Interview with Marion Calmer, CEO, Calmer Corn Heads, Alpha, Ill.

Frustrated by seeing his invention bastardized at two major-lines, corn grower/researcher Marion Calmer set out to start his own specialty equipment business — one in which every customer is given his cell phone during harvest and invited to call him.

"Calmer Corn Heads is an innovator in developing ideas to improve the productivity of corn harvesting and to reduce header loss while improving the residue management of the corn stalks.

"We have the smallest corn head market share, but we have the newest ideas. Our place right now is more about coming into the market with products that make those final adjustments that let the corn head really perform in the field."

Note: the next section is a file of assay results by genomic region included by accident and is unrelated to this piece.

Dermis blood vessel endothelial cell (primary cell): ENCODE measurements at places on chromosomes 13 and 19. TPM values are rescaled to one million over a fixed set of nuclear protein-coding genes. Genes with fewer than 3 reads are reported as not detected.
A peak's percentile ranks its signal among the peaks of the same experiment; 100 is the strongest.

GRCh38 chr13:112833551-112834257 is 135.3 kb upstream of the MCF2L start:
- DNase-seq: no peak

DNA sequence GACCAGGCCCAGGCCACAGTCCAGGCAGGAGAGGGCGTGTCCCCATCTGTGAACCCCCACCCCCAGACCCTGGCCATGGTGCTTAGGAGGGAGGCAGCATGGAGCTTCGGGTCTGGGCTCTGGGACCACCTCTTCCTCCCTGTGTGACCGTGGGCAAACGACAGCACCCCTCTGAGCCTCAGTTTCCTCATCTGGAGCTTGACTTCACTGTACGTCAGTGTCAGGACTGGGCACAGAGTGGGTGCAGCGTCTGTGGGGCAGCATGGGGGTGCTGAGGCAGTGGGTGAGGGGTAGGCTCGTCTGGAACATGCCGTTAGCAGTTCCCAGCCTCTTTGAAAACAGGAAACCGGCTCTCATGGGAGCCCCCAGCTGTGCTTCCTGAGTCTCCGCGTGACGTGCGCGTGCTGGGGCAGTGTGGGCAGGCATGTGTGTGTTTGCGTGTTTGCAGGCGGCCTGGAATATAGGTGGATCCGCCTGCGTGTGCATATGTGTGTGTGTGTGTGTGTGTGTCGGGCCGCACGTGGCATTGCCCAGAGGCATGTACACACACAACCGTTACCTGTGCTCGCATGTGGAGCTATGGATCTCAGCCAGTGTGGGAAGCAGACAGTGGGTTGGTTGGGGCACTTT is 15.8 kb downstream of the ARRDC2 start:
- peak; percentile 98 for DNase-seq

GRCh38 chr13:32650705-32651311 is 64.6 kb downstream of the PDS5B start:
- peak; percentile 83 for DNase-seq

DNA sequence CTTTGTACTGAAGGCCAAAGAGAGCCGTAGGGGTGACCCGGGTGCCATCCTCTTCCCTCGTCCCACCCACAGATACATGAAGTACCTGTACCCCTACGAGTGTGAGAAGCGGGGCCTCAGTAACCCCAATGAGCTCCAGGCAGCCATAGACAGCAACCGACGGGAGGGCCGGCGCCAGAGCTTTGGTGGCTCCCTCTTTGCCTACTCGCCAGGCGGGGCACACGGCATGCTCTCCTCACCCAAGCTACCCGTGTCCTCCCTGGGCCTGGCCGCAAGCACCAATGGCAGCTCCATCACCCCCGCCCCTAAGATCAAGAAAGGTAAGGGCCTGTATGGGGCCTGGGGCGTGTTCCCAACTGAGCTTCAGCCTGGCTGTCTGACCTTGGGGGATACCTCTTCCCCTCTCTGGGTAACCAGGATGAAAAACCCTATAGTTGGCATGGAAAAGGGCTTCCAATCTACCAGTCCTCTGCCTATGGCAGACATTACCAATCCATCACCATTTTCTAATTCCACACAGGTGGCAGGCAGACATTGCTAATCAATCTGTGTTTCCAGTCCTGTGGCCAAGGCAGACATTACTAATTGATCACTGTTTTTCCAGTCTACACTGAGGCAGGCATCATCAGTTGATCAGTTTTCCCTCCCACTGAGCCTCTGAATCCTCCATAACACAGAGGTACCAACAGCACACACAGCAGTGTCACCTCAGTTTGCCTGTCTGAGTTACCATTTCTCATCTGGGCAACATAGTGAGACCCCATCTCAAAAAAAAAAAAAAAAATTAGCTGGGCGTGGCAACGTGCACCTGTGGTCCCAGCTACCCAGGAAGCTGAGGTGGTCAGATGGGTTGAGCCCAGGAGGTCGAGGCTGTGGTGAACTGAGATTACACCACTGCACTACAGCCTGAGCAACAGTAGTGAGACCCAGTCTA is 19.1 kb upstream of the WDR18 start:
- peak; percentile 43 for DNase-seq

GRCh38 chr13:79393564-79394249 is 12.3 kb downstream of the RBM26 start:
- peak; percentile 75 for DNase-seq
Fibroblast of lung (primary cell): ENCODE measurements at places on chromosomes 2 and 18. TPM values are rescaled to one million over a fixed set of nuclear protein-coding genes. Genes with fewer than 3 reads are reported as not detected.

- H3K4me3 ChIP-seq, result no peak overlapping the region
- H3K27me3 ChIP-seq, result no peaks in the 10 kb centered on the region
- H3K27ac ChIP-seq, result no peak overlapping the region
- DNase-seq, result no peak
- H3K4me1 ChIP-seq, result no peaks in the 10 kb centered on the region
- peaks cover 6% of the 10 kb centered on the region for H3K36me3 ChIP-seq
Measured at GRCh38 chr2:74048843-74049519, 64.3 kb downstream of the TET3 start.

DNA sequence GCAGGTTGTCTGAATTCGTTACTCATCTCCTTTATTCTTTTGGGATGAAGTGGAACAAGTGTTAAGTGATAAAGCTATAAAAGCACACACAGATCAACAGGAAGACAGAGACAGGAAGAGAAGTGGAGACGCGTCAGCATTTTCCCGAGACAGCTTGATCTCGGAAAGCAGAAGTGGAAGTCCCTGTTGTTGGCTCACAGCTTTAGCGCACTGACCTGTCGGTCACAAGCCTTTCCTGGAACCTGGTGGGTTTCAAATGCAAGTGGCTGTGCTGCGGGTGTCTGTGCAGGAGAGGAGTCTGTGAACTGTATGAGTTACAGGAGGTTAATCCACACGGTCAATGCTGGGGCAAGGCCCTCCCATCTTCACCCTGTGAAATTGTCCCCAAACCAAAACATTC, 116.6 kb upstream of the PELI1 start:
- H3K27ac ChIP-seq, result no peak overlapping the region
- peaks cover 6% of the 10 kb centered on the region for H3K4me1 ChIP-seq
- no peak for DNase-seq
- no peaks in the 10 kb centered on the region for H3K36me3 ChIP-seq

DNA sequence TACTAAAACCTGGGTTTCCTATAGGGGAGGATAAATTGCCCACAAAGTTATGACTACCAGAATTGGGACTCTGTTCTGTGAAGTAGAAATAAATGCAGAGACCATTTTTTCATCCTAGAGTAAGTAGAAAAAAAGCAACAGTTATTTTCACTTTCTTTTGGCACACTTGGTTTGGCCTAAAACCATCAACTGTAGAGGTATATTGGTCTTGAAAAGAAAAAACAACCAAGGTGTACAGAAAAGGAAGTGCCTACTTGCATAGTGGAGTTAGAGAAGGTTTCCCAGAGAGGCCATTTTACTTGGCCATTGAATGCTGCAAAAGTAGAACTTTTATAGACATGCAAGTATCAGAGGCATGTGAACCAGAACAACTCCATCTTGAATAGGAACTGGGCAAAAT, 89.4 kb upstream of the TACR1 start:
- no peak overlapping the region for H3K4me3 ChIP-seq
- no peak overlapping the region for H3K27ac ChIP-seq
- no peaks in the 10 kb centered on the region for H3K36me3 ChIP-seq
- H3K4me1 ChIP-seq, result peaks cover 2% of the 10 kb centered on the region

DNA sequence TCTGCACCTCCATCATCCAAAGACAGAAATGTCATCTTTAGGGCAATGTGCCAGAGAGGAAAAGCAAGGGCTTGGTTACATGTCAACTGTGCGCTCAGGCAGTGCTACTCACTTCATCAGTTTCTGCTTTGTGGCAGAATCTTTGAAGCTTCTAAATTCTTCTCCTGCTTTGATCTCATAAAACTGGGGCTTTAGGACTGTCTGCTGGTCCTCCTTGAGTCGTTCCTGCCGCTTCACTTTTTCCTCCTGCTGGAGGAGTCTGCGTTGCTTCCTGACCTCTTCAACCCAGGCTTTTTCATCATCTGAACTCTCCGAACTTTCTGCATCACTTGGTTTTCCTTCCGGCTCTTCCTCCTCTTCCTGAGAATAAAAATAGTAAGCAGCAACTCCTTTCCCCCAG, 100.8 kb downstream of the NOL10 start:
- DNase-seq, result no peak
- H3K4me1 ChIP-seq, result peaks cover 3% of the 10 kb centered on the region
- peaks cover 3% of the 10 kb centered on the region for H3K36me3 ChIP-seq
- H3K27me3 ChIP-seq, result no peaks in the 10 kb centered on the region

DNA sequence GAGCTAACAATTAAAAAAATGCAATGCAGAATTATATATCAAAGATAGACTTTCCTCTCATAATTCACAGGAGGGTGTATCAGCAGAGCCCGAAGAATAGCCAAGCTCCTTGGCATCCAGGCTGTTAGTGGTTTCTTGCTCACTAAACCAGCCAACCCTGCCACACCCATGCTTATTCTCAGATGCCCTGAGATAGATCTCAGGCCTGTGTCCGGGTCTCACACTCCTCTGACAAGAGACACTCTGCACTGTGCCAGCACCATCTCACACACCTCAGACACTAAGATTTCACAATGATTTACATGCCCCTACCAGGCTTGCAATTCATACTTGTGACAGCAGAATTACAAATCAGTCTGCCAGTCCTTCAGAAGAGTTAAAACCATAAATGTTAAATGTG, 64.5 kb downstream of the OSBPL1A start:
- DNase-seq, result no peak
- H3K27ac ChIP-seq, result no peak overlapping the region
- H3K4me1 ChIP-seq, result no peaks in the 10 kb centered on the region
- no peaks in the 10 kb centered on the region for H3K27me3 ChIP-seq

"Our original claim to fame was the narrow-row corn head, as we invented the first 15-inch corn head known to mankind. We are also on target to build the world's first 12-inch corn head in 2012. But I think we're going to be better known for our ability to size the corn stalk and reduce the trash intake to the combines.

"We've been in the manufacturing business since 2002, when we introduced a kit that would convert a corn head to 15-inch rows. About 2 years later, we started taking older corn heads and actually modifying them in our shop to single-chain corn heads. That experience then spawned the concept of the trash reduction kits. We followed with a six-toothed gathering chain and drive sprocket and stripper plates. We then introduced a stalk roll with a revolving window, followed by the BT crusher and then the BT chopper for sizing corn residue.

A New Company Emerges from the Dark Days

There are a lot of examples of inventors who endured dark days before setting forth on their own entrepreneurial venture.